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What is the difference between Chapter 7 and 13 Bankruptcy?

Seeking bankruptcy protection from creditors is a step that should not be taken lightly. But if you have reached a point where that has become a serious consideration, you may be aware that there are two types of bankruptcy available to individuals: Chapter 7 and Chapter 13.

Let’s examine how to identify each type of bankruptcy and some of their differences.

Income qualifying restrictions:

Bankruptcy law uses a “means test” to determine eligibility for Chapter 7 bankruptcy. If as a New Jersey resident, for example, your income for the six months before filing a bankruptcy petition is the same as or less than the state median income, you may be eligible for Chapter 7. If your income is higher than the median level and you have some disposable income to work with, Chapter 13 becomes your route. 

Fresh start vs. payment plan:

If you are in a situation where you have considerable debts that can be discharged by bankruptcy and little disposable income, Chapter 7 allows you to completely eliminate more debts. Chapter 13 creates a payment plan to satisfy debt obligations instead of eliminating them outright, but you must have enough income available to make payments.

Also, because it uses discharge of debt instead of a payment plan, Chapter 7 allows a debtor to eliminate eligible debt faster than Chapter 13.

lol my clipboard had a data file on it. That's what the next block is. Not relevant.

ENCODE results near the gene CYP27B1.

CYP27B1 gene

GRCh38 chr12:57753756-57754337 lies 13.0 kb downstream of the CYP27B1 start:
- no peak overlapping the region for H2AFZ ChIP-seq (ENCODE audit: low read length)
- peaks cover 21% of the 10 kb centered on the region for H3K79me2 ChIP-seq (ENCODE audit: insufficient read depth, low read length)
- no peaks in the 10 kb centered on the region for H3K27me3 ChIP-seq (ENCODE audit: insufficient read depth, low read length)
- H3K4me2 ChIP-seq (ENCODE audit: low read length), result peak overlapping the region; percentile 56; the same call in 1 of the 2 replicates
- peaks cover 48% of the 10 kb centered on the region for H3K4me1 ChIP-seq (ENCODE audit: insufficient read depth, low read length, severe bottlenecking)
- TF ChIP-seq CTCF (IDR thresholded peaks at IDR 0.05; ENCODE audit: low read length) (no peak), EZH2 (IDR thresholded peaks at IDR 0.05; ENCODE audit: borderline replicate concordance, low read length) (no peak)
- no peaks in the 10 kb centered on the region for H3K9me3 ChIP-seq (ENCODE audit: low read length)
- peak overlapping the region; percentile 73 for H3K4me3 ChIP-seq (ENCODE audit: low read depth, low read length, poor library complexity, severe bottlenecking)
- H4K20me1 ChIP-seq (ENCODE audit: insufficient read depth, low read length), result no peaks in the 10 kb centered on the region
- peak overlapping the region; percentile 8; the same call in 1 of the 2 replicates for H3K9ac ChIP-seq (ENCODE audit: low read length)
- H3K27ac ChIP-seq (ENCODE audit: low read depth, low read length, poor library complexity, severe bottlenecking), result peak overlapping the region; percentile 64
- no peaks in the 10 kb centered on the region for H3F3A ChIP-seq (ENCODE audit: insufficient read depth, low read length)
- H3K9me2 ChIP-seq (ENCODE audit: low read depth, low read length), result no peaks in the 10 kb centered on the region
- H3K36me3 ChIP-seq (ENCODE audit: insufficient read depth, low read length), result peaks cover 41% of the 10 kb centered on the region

Asset protection:

In exchange for making more debts completely dischargeable, Chapter 7 bankruptcy may expose more assets to sale. There are types of “non-exempt” property that Chapter 13 will protect that may be subject to sale under Chapter 7.

Co-debtor protection:

If you have a co-debtor and want to protect that person from creditors, Chapter 13 can prevent creditors from going after the co-debtor at least until the end of the payment plan. Chapter 7, on the other hand, does not protect the co-debtor after the debtor is discharged.

Determining which debt relief solution is right for you can be complicated, and there are more options than just Chapter 7 and Chapter 13 bankruptcy. While this post may help you understand more about certain types of bankruptcy, the decision to file bankruptcy is not something that you should reach based on this article alone. A bankruptcy attorney may be able to help you to answer specific questions and to decide on what course is best for you.

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